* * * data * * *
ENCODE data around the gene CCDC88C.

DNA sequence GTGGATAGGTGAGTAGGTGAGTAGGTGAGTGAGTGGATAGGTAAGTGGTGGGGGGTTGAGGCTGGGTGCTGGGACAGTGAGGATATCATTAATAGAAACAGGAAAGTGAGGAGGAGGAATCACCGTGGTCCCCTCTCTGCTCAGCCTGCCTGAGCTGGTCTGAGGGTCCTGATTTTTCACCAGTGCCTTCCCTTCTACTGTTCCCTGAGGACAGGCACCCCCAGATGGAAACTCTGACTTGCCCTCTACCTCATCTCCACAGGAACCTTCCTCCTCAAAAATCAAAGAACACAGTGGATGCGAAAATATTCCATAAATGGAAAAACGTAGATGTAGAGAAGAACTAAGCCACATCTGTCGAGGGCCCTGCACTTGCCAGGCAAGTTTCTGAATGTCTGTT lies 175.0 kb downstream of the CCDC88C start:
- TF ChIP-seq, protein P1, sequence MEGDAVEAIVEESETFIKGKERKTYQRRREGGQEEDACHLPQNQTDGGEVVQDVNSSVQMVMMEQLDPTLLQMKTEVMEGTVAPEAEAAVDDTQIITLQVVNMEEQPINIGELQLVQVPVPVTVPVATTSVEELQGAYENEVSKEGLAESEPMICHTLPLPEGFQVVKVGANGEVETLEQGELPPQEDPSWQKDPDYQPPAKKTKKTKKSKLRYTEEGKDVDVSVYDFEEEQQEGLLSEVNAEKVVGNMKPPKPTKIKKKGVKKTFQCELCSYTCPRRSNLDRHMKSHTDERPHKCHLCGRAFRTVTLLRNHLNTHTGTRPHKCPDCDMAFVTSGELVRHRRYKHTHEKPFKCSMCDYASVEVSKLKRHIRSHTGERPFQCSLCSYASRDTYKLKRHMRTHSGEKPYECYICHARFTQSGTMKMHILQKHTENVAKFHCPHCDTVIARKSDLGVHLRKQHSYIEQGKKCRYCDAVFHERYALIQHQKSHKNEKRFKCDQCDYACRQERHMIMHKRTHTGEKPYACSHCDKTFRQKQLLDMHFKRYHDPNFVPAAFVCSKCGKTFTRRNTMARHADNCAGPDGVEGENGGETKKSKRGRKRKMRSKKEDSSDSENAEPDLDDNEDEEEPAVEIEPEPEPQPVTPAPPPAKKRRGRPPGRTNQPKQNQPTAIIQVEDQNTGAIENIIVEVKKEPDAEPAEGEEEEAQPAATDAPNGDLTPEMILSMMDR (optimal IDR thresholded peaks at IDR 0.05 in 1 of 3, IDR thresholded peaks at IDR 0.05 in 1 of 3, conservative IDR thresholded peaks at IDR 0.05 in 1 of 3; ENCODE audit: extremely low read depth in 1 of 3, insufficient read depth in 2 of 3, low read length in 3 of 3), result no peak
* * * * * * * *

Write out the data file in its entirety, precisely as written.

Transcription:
ENCODE data around the gene CCDC88C.

DNA sequence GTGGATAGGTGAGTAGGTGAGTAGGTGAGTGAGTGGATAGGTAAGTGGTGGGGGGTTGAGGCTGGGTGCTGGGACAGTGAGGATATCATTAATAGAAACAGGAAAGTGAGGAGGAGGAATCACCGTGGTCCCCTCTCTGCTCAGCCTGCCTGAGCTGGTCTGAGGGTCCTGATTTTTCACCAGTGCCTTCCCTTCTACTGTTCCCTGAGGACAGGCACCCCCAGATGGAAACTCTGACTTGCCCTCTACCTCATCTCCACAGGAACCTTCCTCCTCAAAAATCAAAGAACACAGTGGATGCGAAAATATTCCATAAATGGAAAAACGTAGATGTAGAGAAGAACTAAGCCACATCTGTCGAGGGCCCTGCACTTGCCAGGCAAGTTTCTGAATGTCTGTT lies 175.0 kb downstream of the CCDC88C start:
- TF ChIP-seq, protein P1, sequence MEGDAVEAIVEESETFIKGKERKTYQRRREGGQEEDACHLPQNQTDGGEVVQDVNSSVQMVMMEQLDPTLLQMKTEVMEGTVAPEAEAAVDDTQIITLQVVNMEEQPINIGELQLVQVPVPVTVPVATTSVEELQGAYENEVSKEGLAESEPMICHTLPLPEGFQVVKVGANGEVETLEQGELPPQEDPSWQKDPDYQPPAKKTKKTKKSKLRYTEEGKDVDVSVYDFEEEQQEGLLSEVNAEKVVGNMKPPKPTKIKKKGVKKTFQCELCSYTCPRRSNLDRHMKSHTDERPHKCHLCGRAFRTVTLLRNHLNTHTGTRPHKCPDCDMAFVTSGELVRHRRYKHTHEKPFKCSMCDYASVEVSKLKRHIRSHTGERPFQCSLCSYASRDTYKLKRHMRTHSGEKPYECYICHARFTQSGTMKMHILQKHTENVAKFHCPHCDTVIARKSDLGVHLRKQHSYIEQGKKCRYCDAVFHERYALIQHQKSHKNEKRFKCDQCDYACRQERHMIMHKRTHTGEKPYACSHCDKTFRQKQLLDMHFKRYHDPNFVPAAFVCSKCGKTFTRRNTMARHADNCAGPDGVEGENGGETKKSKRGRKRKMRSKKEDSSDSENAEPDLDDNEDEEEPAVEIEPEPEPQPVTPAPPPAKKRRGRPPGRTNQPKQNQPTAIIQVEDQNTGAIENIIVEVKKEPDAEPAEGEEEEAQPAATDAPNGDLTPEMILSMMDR (optimal IDR thresholded peaks at IDR 0.05 in 1 of 3, IDR thresholded peaks at IDR 0.05 in 1 of 3, conservative IDR thresholded peaks at IDR 0.05 in 1 of 3; ENCODE audit: extremely low read depth in 1 of 3, insufficient read depth in 2 of 3, low read length in 3 of 3), result no peak